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By Martin Keady · February 10, 2015
The influence of Shakespeare extends to every art form, as other writers, composers and artists have adapted or transposed his work to every other artistic medium, including music (for example, the operas of Verdi and Shostakovich’s Lady Macbeth of the Mtsensk District), visual art (the Shakespeare paintings of Millais and Fuseli), and other branches of literature, from poetry (the Romantics first celebrated Shakespeare as the universal poet) to fiction (including Borges, whose short story, Everything and Nothing, is perhaps the greatest ever literary response to Shakespeare).
Shakespeare’s influence is equally keenly felt in the “seventh art form”, cinema. Almost since the beginning of film, at the end of the 19th century, a succession of great directors (including Olivier, Welles, Kurosawa, Brook and Luhrmann) have sought to translate his works to the screen. These are some of the greatest successes.
10. Eric Rohmer’s A Tale of Winter (1992)
As the title suggests, Eric Rohmer’s A Tale of Winter is not, strictly speaking, an adaptation of Shakespeare’s late, great play (it is probably the greatest of Shakespeare’s late plays, or romances), The Winter’s Tale. Rather, it is a response to the play, a celebration of it and ultimately a reimagining. In this way, it is authentically Shakespearean.
A Tale of Winter (Conte d’hiver) was the second instalment of Rohmer’s final great cycle of films, “Tales of the Four Seasons”, which he made throughout the 1990s and with which he effectively ended his illustrious career. It is the amazing tale of a young woman, Félicie, who meets and falls in love with a young man called Charles on her holiday. (So many of Rohmer’s great films, such as The Green Ray (Le Rayon Vert) are about holidays: he understood, as Shakespeare himself did, that holidays are genuinely ‘holy days’, when we are free to escape routine and become our true selves.) However, having apparently made a note of his address, she finds that she has actually got it wrong and is unable to find him again. (This may seem implausible to younger readers, who have all manner of electronic means of keeping in contact, and indeed of tracking each other down, but it was eminently possible in the pre-internet age.) Consequently, she loses touch with him, with only their child to remind her of her lost love.
Then, she is saved by Shakespeare – literally. When she sees a performance of The Winter’s Tale, and in particular the scene in which the seemingly dead Hermione, who had been “killed” by her husband Leontes’s jealousy, is somehow magically brought back to life, she is so moved that she, too, miraculously comes back to life and sets out to find Charles again.
9. Max Reinhardt and William Dieterle’s A Midsummer Night’s Dream (1935)
This Dream is truly dreamy. Made at the height of Hollywood’s original golden age, it was based on Reinhardt’s hugely successful stage adaptation, which had played to enormous audiences at the Hollywood Bowl. Reinhardt was primarily a stage director and A Midsummer Night’s Dream was his first and only film (Dieterle, a far more experienced movie-maker, was hired to work alongside him). This firm grounding in the world of the theatre ensured that the poetry and dramatisation of the play were superb, but in addition there were numerous cinematic delights: a starry cast, including Jimmy Cagney as a marvellously mischievous Bottom; state-of-the-art special effects that brought the “fairy kingdom” to life; and a lustrous score by arguably the greatest film composer, Erich Korngold, who Reinhardt personally invited to Hollywood to produce the film’s music (incorporating large chunks of Mendelssohn that Korngold rearranged and reorchestrated). The result is perhaps the most dazzling Shakespeare comedy ever committed to celluloid.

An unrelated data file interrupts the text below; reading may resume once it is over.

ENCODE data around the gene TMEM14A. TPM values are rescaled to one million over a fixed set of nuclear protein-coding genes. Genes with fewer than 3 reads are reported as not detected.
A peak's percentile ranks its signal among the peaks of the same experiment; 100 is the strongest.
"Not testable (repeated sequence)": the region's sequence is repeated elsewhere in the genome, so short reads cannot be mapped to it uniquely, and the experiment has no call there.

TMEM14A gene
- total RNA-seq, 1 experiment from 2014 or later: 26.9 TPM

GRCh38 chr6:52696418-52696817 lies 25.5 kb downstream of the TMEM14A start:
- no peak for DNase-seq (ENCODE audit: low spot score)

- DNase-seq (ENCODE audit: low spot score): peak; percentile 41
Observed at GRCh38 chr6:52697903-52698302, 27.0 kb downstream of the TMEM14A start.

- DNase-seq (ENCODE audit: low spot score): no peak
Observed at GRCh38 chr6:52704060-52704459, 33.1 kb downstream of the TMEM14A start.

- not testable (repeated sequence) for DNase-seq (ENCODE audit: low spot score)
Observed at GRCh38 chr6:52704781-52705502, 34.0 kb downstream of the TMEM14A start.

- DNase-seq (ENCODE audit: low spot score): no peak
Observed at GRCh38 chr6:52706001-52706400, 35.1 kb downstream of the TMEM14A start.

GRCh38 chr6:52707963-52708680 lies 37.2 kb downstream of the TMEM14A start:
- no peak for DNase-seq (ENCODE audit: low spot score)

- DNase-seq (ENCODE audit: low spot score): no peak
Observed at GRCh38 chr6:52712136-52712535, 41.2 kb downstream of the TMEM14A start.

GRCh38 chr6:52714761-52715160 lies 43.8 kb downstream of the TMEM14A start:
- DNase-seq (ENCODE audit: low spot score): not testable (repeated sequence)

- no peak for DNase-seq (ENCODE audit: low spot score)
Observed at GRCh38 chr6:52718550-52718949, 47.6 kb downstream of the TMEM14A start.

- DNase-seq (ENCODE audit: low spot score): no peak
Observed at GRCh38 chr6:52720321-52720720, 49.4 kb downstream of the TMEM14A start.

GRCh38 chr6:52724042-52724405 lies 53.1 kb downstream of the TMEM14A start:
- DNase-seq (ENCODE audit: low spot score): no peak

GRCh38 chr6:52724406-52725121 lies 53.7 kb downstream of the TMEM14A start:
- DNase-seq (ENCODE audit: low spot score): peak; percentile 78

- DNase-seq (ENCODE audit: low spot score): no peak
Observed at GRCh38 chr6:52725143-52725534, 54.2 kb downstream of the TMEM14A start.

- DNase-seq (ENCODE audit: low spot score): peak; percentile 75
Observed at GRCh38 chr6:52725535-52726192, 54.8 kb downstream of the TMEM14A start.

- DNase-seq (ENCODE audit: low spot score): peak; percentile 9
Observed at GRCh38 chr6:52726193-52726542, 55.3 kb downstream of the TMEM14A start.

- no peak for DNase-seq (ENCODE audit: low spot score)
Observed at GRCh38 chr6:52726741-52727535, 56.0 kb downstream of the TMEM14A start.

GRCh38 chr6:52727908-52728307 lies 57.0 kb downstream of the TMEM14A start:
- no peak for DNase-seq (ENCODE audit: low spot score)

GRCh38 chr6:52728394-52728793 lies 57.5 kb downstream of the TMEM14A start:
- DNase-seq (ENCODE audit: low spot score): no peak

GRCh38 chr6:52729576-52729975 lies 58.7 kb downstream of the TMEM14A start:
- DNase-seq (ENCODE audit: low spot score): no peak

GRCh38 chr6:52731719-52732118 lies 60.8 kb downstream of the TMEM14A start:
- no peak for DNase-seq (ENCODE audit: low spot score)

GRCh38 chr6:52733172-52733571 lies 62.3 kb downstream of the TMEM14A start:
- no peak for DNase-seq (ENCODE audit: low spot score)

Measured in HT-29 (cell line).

8. Laurence Olivier’s Henry V (1944)
No discussion of Shakespeare on screen is complete without reference to the immortal Laurence Olivier. His three Shakespeare movies, Henry V (1944), Hamlet (1948) and Richard III (1955), are all masterful, but it is his Henry V that I have included in this list for two main reasons. First, it was both critically and, even more importantly, commercially successful (Reinhardt’s Dream was critically lauded, but less successful at the box office), thus proving that there was potentially a mass market for screen adaptations of Shakespeare. Secondly, it established the template for transposing Shakespeare from the stage to the screen. Famously, it begins in the Globe theatre where the Chorus asks the audience to use their imagination – “O for a Muse of fire, that would ascend/The brightest heaven of invention,/ A kingdom for a stage, princes to act/And monarchs to behold the swelling scene!” – before literally taking flight to the fields of France. Of course, Olivier’s depiction of Henry V’s invasion of France was a conscious homage to the Allied invasion of France on D-Day; the film was released less than six months after that momentous event and dedicated to the Allied troops. Incidentally, this is another Shakespeare film with a sensational score, by the great English composer William Walton. The original music that almost certainly accompanied Shakespeare’s plays (some of which may just have been written by Shakespeare himself) is, sadly, lost to us, but in the scores of Korngold, Walton and others we have a new “Shakespeare soundtrack.”
7. Akira Kurosawa’s Throne of Blood (1957)
Kurosawa made a magnificent cinematic adaptation of King Lear in 1985, near the end of his career, but Throne of Blood just edges it for me as the classic Kurosawa Shakespeare. Its original Japanese title is Kumonosu-jo, which roughly translates into English as “Spider Web Castle”, and wonderful though Throne of Blood is as a title, it is a shame that “Spider Web Castle” was not retained, because it is the perfect image of the strength and fragility that Macbeth (here, General Washizu) combines. Kurosawa not only translated the play from stage to screen (although he used elements of the formal and stylised Japanese noh theatre, particularly in the performance of his Lady Macbeth) but from English to Japanese. In doing so, he showed that what mattered in filming Shakespeare was not just capturing the letter (the text) of a play but its spirit (its ideas, themes and subtext). In Macbeth, that spirit is the sense of evil foreboding that encapsulates the play, and Kurosawa portrays it in the shadowy world of the Spider Web Forest, where Macbeth/Washizu first meets the witches, and which his enemies ultimately use to conceal themselves as they advance upon him.
6. Orson Welles’s Othello (1952)